AND TO ME IT FELT LIKE A TON OF BRICKS JUST FELL ON TOP OF ME BECAUSE THIS WASN'T BEING SAID, YOU KNOW, IN THE ENGLISH MEDIA.

    AND IT JUST MADE ME SO ANGRY.

    I REMEMBER JUST SO MANY EMOTIONS, AND I STARTED, YOU KNOW, LOOKING AT EVERYBODY.

    I STARTED TRYING TO GET IN TOUCH WITH THE RIGHT PEOPLE THAT COULD LISTEN AND COULD UNDERSTAND THAT THIS -- YOU KNOW, WHAT HAPPENED TO HER WAS NOT AN INDIVIDUAL THING.

    IT HAPPENED ALL OF THE TIME AND, YOU KNOW, MORE SPECIFICALLY, MY CASE AND HOW I HAD JUST LEFT AND I WAS FORCED OUT OF MY CAREER BECAUSE I WAS SPEAKING UP ON THIS, AND IT HAD GONE SO BAD AND CHAOTIC THAT, YOU KNOW, CONGRESS HAD TO GET INVOLVED IN MY CASE.

    SO IT WAS ONE OF THOSE THINGS THAT, YOU KNOW, I WAS ANGRY, I WAS SENDING, YOU KNOW, THE FAMILY -- MORE SPECIFICALLY THE SISTERS, YOU KNOW, MY STORE, AND IT JUST, YOU KNOW, WASN'T REACHING THEM, WHICH I UNDERSTAND, YOU KNOW, WHY.

    THERE WAS PROBABLY SO MANY MESSAGES COMING IN THERE IN BOXES AND TO THEM.

    AND YOU KNOW, I -- I WAS LIKE, OKAY, I'M GOING TO PUT IT ON FACEBOOK, AND I'M GOING TO COME FORWARD AND SEE WHAT HAPPENS WHEN IT'S OUT THERE.

    YOU KNOW, BECAUSE THIS ISN'T -- YOU KNOW, MANY PEOPLE DON'T UNDERSTAND -- ESPECIALLY CIVILIANS DON'T UNDERSTAND WHY YOU CAN'T COME FORWARD, AND YOU THINK THAT WHEN SOMETHING TRAUMATIC HAPPENS LIKE THAT THAT YOU'RE SAFE IF YOU GO TO THE RIGHT PEOPLE.

    HOWEVER, THAT'S REALLY NOT THE CASE.

    YOU CAN HAVE ALL THE RIGHT PEOPLE, AND THOSE RIGHT PEOPLE, THOSE DOORS ARE SHUT ON THEM TO PROTECT YOU.

    AND THE RETALIATION THAT COMES IS -- IS -- IS HORRIFYING SO, YOU MIGHT AS WELL JUST STAY QUIET AND JUST ENDURE EVERYTHING IN SILENCE.

    YOU KNOW, IT'S -- IT'S A VERY SCARY THING TO GO THROUGH, AND I THINK PEOPLE NEEDED TO UNDERSTAND THAT AND SEE THAT MORE SPECIFICALLY THROUGH MY STORY, BECAUSE I CAME FORWARD AND I HAD MOMENTS WHERE, SHOULD I HAVE COME FORWARD?

    MAYBE I WOULD STILL HAVE MY CAREER IF I DIDN'T, AND I WOULD JUST GET MENTAL HEALTH SERVICES BEHIND THE SCENES, BEHIND, YOU KNOW -- BEHIND EVERYONE'S BACK AND JUST TOOK CARE OF IT THAT WAY.

    YOU KNOW, WHO KNOWS?

    ANDREA, I WANT TO GO BACK TO YOU, BECAUSE WE DID SHOW OF COURSE A CLIP FROM THE FILM, AND WE ALWAYS DEFINITELY WANT PEOPLE TO WATCH THE FULL DOCUMENTARY, BUT CAN YOU TELL US, JUST FILL IN FOR PEOPLE WHO MIGHT NOT BE AWARE OF VANESSA'S STORY, WHO WAS SHE, AND WHAT DO WE NOW KNOW HAPPENED TO HER?

    YEAH, SO VANESSA WAS A LATINA SOLDIER.

    SHE WAS STATIONED AT FT. HOOD IN TEXAS.

    SHE STARTED, AND SHE WAS VERY EXCITED TO JOIN THE MILITARY.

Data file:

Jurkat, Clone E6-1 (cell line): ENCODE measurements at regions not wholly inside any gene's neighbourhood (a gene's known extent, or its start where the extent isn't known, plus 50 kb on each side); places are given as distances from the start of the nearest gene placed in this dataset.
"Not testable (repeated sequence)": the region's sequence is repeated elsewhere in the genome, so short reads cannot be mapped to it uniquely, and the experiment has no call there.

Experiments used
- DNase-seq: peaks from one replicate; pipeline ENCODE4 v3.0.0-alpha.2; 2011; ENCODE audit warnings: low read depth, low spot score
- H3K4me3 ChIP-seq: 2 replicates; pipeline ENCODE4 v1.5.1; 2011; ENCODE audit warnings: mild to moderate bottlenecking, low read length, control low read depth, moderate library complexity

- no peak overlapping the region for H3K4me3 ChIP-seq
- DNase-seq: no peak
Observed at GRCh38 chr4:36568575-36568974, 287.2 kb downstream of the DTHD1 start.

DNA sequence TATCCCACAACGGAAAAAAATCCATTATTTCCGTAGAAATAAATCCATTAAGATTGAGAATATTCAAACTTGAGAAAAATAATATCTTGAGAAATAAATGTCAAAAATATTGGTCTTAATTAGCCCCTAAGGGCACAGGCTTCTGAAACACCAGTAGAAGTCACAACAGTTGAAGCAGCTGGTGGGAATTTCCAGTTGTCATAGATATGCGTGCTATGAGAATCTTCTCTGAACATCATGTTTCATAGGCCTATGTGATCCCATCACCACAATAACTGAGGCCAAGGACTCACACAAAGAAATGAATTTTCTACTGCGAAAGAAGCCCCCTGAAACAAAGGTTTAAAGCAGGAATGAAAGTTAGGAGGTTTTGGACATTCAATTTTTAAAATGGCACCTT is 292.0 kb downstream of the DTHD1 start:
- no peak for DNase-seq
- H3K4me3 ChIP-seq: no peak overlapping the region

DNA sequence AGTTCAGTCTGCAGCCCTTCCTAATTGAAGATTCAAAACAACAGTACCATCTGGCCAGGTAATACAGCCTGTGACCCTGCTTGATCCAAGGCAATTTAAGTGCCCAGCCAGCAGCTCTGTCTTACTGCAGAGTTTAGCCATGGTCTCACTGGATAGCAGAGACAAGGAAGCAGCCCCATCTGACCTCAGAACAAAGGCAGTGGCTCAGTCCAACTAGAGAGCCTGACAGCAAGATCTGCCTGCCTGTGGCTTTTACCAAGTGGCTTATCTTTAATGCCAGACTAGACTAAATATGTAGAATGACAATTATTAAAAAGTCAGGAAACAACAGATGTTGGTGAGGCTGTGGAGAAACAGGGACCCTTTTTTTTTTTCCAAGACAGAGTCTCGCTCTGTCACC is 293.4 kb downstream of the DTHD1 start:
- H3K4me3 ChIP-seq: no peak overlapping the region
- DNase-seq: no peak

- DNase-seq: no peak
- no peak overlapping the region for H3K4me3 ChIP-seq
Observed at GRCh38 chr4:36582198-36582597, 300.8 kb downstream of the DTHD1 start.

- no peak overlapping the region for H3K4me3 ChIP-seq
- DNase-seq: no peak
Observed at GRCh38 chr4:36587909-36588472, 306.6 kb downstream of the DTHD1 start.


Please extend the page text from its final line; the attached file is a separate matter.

HER FAMILY SAYS SHE WAS JUST VERY PROUD TO SERVE.

    HER FAMILY IS AN IMMIGRANT FAMILY.

    THEY'RE MEXICANS, OF MEXICAN DES DESCENT, AND I THINK SHE SAW THIS AS AN OPPORTUNITY TO SERVE HER COUNTRY AND WAS JUST VERY PROUD.

    AT SOME POINT, VANESSA CAME HOME AND HER MOM NOTICED SHE WAS A LITTLE OFF, WASN'T SLEEPING, JUST SEEMED REALLY OFF TO HER, AND WHEN SHE ASKED HER WHAT WAS HAPPENING, VANESSA WOULDN'T TELL HER.

    EVENTUALLY SHE TOLD HER SHE WAS BEING SEXUALLY HARASSED BY A SARGENT, BUT SHE DIDN'T WANT TO REPORT IT BECAUSE SHE WAS AFRAID OF RETALIATION.

    FAST FORWARD A FEW MONTHS, AND VANESSA GOES MISSING IN APRIL OF 2020.

    INITIALLY -- YOU KNOW, THE FAMILY KNEW RIGHT AWAY THERE WAS SOMETHING WRONG WITH THAT, BECAUSE THEY WERE A VERY TIGHT KNIT FAMILY AND NOT HEARING FROM VANESSA WAS JUST REALLY OFF TO THEM.

    THEY WENT TO THE BASE.

    THEY WERE NOT GETTING A LOT OF ANSWERS.

    THEY WERE, YOU KNOW, KIND OF KEPT -- PUSHED AWAY IN SOME WAYS.

    BUT THEY WERE VERY, VERY PERSISTENT.

    THEY WERE JUST DEMANDING ANSWERS.

    AND EVENTUALLY, HER BODY WAS FOUND, AND WE KNOW THAT SHE WAS MURDERED BY SOMEONE IN HER UNIT.

    WE KNOW THAT HE WASN'T THE PERSON THAT WAS HARASSING HER NECESSARILY, BUT THERE'S STILL A LOT OF ANSWERS THAT NEED TO BE -- TO BE CLEARED OUT, AND THE FAMILY'S STILL WAITING FOR A LOT OF ANSWERS.

    AND THROUGHOUT THAT SEARCH, YOU KNOW, WITH KARINA'S HASHTAG WHEN VANESSA WAS STILL MISSING THOUSANDS OF PEOPLE CAME FORWARD WITH THEIR OWN STORY OF HARASMENT AS WELL.

    KARINA, I WANT TO GO BACK AND GET YOU TO EXPLAIN A LITTLE BIT FOR SO MANY OF US WHO ARE CIVILIAN, WHAT IS THAT MILITARY CULTURE LIKE THAT PUSHES, MAYBE COERCES, MAYBE EVEN DEMANDS THAT WOMEN WHO ARE SERVING REMAIN QUIET ON AN ISSUE LIKE THIS?

    THAT'S THE QUESTION I GET FROM A LOT OF PEOPLE, AND I THINK -- I DON'T THINK THAT THERE'S A REALLY GOOD ANSWER TO IT.

    I THINK, FOR EXAMPLE, BEFORE I JOINED MY FAMILY SAT DOWN AND TALKED TO ME ABOUT WHAT IT'S LIKE TO BE A WOMAN AND WORK IN A MALE FILLED INDUSTRY, AND THEN ME AS A MINORITY AS A WOMAN, ESPECIALLY BEING 19 YEARS OLD, BECAUSE I WAS 19 AT THE TIME.

    AND THEY WENT THROUGH, YOU KNOW, DIFFERENT THINGS THAT COULD BE ISSUES.

    YOU KNOW, THEY TOLD ME THAT I WAS VERY NAIVE, I WAS VERY YOUNG, AND YOU KNOW, THEY WANTED TO MAKE SURE I WAS SET UP FOR SUCCESS WITH KNOWING THINGS LIKE THIS.

    I REMEMBER MY FAMILY SHOWED ME THE LIVEINA JOHNSON CASE AND I REMEMBER THINKING, YOU KNOW, THEY'RE STILL FIGHTING FOR THIS.

    BUT THAT WAS THE ONLY CASE I REMEMBERED.

    BUT THE STATISTICS OF THAT HAPPENING TO ME WERE PRETTY LOW.

    HER FAMILY IS STILL FIGHTING FOR ANSWERS.

    THEY'RE GOING TO GET THOSE ANSWERS.

    I WAS VERY I WAS VERY NAIVE, VERY -- I HAD A LOT OF TRUST IN THE SYSTEM.

    I WAS LIKE, I'M GOING TO DO THIS.

    I'M GOING THE GO SERVE MY COUNTRY.

    I'M SUPEREXCITED ABOUT IT.

    THERE'S GOING TO BE A LOT OF OPPORTUNITIES.

    I'M NERVOUS.

    AND YOU KNOW, I REMEMBER BEING IN BASE, GOING THROUGH I.T., GOING THROUGH THE MILITARY PROCESS.

    I REMEMBER JUST HOW MANY FEMALES PULLED ME ASIDE AND GAVE ME ADVICE OR TOLD ME TO STAY AWAY FROM A SPECIFIC PERSON OR, YOU KNOW, JUST SOMETHING THAT KIND OF -- THEY WERE DOING THE BEST THEY COULD TO GIVE ME ADVICE, BUT, YOU KNOW, TO A 19-YEAR-OLD, A 20-YEAR-OLD, YOU'RE JUST LIKE, THAT'S SO WEIRD THAT THAT PERSON HAD TO COME AND TELL ME AND GIVE ME THAT ADVICE IN THE FIRST PLACE.